Despite the United States’ need for Mexican labor, migrant laborers continue to face racism, xenophobia, and discrimination when they arrive. The immigration system is broken and calls for change that incorporates human dignity and fundamental human rights for those that have helped the country prosper despite the seemingly continuous cycle of invitation and removal. Enough is enough with hate speech targeting Mexican immigrants when the problem circles back to an immigration policy of historical exploitation by the United States. Both parties must develop an approach to immigration policy more humane than merely acting out of American self-interest for cheap human capital. The problem is self-created, and the solution lies within. You can’t have your cake and eat it too.

[i] Ted Hesson & Chris Kahn, Trump Pushes Anti-Immigrant Message Even as Coronavirus Dominates Campaign, Reuters (Aug. 14, 2020, 3:03 AM), https://www.reuters.com/article/us-usa-election-immigration-insight/trump-pushes-anti-immigrant-message-even-as-coronavirus-dominates-campaign-idUSKCN25A18W.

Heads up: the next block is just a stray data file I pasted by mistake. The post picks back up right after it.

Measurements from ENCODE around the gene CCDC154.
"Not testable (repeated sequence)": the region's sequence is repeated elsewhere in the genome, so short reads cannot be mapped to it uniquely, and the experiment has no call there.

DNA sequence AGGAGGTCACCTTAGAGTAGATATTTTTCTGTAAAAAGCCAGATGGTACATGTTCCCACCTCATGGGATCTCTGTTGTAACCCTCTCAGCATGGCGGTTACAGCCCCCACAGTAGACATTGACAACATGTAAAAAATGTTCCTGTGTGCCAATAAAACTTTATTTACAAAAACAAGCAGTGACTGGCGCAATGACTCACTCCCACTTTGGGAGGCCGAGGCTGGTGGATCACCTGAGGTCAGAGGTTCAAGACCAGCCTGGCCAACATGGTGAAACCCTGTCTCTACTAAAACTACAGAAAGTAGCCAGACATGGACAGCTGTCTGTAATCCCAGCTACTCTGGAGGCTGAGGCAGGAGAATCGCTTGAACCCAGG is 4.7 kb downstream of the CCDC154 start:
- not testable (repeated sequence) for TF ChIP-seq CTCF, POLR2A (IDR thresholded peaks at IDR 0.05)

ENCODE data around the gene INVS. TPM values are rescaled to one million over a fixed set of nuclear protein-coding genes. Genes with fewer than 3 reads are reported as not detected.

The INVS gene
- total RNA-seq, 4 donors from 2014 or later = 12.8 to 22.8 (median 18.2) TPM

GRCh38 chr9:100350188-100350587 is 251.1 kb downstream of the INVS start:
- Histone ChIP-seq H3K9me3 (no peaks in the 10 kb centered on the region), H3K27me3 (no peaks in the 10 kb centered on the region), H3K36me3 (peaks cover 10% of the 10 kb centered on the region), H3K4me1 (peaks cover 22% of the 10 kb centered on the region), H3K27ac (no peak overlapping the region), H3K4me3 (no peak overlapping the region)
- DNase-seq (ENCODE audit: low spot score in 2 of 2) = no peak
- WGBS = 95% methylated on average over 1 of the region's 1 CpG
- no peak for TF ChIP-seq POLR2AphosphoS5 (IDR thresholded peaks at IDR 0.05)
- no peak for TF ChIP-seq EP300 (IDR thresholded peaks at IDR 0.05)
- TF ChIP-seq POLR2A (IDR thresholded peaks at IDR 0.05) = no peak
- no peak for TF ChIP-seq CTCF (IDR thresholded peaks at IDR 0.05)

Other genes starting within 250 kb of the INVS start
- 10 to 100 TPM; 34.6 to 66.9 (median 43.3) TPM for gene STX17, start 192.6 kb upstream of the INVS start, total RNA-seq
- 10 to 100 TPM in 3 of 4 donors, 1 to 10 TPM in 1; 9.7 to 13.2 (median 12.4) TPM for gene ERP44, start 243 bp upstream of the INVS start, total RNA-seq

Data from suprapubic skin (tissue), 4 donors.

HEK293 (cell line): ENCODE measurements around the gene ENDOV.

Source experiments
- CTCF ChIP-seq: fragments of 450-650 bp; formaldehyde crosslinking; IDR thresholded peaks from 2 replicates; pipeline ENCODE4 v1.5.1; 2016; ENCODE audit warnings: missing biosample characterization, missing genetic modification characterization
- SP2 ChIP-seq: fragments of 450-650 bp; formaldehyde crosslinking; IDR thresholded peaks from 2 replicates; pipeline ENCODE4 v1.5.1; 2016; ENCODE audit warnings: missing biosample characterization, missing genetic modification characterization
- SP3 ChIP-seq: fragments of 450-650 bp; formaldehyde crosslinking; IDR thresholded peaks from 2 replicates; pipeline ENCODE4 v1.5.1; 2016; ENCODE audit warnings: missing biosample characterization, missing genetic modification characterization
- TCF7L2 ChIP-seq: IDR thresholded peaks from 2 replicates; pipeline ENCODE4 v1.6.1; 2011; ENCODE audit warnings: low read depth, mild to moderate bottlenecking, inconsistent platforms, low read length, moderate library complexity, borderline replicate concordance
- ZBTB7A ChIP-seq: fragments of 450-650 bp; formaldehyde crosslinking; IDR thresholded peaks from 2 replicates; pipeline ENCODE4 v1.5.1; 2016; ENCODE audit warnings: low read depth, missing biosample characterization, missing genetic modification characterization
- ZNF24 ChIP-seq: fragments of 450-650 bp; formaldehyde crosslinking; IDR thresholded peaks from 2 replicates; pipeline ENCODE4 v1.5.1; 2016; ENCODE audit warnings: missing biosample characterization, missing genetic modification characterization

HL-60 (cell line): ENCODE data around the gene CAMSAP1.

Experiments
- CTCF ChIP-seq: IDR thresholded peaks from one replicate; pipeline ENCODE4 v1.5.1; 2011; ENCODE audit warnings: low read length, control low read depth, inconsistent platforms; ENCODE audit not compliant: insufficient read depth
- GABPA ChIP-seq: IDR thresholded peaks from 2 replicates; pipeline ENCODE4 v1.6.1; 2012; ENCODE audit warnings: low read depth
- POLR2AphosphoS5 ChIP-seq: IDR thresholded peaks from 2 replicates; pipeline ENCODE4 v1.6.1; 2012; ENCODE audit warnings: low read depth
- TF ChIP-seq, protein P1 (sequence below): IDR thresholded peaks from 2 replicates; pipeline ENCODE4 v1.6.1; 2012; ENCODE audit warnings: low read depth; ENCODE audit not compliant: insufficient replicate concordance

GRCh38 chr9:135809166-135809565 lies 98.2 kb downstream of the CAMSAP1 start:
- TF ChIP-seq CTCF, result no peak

[ii] Id.

[iii] Editorial Board, In A New Term, Trump Would Further Seal the Gates of a Fortress America, Wash Post (Sep. 11, 2020), https://www.washingtonpost.com/opinions/2020/09/11/trump-immigration-policies-rooted-fear/?arc404=true.

[iv] See Juan F. Perea, Richard Delgado, Angela P. Harris, Jean Stefancic & Stephanie M. Wildman, Race and Races, Cases and Resources For A Diverse America 331–339 (American Casebook Series, 3rd ed. 2014) (surveying the story of Mexican labor and the Bracero Programs in the United States).

[v] Id. at 333.

[vi] Id. at 334.

[vii] See Gerald P. López, Don’t We Like Them Illegal?, 45 U.C. Davis L. Rev. 1711, 1773 (2012) (analyzing legislation and immigration policy changes by differing administrations in the modern era).

[viii] See Family separation under the Trump administration – a timeline, Southern Poverty Law Center (Jun. 17, 2020), https://www.splcenter.org/news/2020/06/17/family-separation-under-trump-administration-timeline (examining a timeline of family separation under the Trump administration’s “zero-tolerance” policy).

[ix] Id.

[x] Gustavo Lopez & Jens Manuel Krogstad, Key facts about unauthorized immigrants enrolled in DACA, Pew Research Ctr. (Sep. 25, 2017),https://www.pewresearch.org/fact-tank/2017/09/25/key-facts-about-unauthorized-immigrants-enrolled-in-daca/.